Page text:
A NASA satellite created to precisely measure changes in the earth's ice sheets, glaciers, sea ice and vegetation has been launched into polar orbit from California.
Team Vandenberg successfully launched a Delta II rocket carrying NASAs ICESat-2 payload from Space Launch Complex-2 here, Saturday, September 15, at 6:02 a.m. PDT. Northrop Grumman Innovation Systems built the satellite, which weighed 1,514 kilograms at launch.
Known as laser altimetry, ATLAS is a rather exceptional example of LIDAR's space-based utility and has been created to reliably measure ice-sheet elevation changes of as little as 4mm per year, despite the fact that it will orbit 500 km (310 mi) above Earth's surface at a velocity of 7.8 km/s (4.9 mi/s).More news: North Carolina Feels First Bite Of Hurricane Florence
The laser is created to fire 10,000 times per second, divided into six beams of hundreds of trillions of photons.
The preceding mission, ICESat, launched in 2003 and ended in 2009. "The instrument, the ATLAS instrument, took longer than we thought".
NASA on Saturday launched its most advanced laser device into space to measure changes in the heights of Earth's polar ice, as well as other topographical features.
"The Delta II rocket has been a venerable workhorse for NASA and civilian scientists, the US military, and commercial clients throughout its nearly 30 years of service", said Bruno, ULA president and CEO.More news: Toyota Yaris GR Sport revealed ahead of Paris debut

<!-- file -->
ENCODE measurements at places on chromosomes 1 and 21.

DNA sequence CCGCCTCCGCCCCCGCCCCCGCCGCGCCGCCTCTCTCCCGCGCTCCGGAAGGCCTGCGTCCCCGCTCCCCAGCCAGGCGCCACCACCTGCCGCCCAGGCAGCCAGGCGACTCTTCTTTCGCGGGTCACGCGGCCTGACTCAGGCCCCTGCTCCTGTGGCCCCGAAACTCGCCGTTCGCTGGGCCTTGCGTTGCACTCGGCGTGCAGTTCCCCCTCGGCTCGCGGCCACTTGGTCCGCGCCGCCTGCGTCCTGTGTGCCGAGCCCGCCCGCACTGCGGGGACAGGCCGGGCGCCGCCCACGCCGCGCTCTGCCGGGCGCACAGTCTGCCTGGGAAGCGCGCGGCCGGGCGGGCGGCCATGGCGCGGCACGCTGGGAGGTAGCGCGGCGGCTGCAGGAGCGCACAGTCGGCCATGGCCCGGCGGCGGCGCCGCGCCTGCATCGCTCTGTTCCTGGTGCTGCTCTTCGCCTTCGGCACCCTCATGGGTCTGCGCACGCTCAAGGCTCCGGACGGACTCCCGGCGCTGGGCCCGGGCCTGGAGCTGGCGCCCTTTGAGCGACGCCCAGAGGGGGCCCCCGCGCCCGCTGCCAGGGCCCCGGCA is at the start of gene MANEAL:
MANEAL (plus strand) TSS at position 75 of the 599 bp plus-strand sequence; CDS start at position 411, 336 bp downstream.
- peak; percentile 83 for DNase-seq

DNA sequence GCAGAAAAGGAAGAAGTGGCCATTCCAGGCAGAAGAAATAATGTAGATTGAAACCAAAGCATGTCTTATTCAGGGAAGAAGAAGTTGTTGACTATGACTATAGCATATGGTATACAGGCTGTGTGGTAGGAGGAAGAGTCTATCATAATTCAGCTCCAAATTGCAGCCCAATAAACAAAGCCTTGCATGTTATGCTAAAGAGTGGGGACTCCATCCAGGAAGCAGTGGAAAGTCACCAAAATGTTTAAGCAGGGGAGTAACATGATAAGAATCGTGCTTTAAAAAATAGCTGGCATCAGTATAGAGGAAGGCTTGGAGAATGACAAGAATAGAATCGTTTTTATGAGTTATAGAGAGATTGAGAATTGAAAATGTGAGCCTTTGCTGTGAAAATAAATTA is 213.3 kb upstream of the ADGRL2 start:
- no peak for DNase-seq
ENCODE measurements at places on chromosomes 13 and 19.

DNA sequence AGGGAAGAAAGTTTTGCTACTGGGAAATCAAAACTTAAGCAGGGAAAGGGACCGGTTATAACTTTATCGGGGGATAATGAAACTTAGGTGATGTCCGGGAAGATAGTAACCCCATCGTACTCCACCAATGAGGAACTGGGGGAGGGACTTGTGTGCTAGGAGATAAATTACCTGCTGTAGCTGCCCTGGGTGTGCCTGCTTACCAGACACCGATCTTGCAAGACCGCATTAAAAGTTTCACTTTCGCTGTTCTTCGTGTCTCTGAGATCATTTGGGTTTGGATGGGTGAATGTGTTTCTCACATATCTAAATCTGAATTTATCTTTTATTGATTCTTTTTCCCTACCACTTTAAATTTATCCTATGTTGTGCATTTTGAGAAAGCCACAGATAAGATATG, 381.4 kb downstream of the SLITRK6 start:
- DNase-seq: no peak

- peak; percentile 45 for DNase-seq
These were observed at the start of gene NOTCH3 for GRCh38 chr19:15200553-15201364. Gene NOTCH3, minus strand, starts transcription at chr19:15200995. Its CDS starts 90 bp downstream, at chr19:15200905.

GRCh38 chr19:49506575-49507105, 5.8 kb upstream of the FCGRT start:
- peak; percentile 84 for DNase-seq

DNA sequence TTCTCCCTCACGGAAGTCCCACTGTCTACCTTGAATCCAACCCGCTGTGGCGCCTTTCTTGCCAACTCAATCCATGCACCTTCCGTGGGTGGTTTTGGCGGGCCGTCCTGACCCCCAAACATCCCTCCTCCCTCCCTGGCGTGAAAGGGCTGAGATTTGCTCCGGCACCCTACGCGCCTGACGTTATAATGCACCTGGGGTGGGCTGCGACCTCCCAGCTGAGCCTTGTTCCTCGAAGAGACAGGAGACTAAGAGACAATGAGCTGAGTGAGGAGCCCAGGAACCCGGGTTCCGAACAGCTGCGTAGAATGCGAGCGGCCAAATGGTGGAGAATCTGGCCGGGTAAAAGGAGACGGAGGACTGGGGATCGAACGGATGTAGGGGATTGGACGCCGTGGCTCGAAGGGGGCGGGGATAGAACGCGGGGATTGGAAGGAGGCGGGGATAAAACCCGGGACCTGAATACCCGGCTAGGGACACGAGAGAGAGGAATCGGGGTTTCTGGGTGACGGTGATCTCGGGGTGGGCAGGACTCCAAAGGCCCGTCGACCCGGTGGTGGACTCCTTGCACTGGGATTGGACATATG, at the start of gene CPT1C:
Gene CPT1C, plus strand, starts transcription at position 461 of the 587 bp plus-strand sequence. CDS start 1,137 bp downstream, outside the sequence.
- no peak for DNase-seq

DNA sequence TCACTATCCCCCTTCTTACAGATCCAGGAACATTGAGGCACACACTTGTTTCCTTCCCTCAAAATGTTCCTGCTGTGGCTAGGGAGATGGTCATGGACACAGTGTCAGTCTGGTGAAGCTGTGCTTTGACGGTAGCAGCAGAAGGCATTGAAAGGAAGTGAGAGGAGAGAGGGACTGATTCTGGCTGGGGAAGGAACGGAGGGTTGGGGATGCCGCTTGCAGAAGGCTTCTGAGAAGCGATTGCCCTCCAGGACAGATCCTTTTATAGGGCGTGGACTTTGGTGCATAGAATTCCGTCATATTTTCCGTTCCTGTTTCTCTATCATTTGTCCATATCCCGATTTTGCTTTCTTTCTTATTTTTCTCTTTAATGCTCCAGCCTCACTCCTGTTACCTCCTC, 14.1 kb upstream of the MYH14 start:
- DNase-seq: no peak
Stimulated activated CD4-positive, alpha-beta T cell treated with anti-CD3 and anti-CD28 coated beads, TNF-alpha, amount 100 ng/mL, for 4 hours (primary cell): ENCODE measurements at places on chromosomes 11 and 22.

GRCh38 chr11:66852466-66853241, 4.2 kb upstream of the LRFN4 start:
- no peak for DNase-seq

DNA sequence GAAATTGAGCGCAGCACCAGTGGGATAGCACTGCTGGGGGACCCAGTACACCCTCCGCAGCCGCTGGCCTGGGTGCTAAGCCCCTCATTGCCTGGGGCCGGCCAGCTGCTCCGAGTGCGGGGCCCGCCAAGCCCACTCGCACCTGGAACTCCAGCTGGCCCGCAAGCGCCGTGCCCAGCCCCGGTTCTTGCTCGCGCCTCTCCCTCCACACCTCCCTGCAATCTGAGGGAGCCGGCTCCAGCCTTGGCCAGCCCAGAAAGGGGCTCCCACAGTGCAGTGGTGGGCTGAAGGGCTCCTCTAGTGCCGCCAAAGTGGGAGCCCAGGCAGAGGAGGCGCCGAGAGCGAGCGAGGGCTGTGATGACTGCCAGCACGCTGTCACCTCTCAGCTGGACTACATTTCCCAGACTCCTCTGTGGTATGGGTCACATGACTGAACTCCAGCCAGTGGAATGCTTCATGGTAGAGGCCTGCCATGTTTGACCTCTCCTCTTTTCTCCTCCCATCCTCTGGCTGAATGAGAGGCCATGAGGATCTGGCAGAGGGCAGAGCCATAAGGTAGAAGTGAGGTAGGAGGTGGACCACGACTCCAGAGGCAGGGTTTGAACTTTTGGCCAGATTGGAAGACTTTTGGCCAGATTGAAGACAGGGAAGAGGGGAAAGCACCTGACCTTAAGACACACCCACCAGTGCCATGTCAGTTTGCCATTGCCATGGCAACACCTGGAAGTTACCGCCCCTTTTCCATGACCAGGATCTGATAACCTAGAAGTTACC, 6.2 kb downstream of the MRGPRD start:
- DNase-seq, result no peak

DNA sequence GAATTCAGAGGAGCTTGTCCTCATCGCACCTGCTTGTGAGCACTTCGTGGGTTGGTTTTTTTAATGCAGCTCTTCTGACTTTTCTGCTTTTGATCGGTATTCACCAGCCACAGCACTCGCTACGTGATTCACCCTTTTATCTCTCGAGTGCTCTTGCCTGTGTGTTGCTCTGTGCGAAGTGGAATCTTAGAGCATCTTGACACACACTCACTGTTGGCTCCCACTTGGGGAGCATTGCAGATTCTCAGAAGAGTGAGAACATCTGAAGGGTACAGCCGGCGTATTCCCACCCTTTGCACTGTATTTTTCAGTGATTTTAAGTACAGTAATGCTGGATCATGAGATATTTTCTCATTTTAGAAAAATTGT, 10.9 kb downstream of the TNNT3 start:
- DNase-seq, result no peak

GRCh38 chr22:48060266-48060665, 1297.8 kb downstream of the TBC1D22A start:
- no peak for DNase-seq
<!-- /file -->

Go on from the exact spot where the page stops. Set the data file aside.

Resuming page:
The first Delta II was launched in 1989 from Florida with the first California launch in 1995. If it goes up without a hitch, it will be the 100th successful launch in a row. "We used to put stars on the vehicle to represent the number of successful launches we had, but several years ago we took those stars off", said Scott Messer, manager of NASA programs at ULA, during the prelaunch briefing.
"I'm a little bit sad". "Delta 2 holds a really special place in so many folks' hearts".
Originally built by McDonnell Douglass, the rockets are now run by United Launch Alliance, which still launches payloads with the Atlas rockets and is designing a new rocket, the Vulcan Centaur.
If all proceeds to plan, the Delta II's second stage AJ10-118K engine will reignite for 6 seconds at 47 minutes into the mission before deploying ICESat-2 into orbit.More news: Florence, a wet and unwanted visitor, besieges Carolinas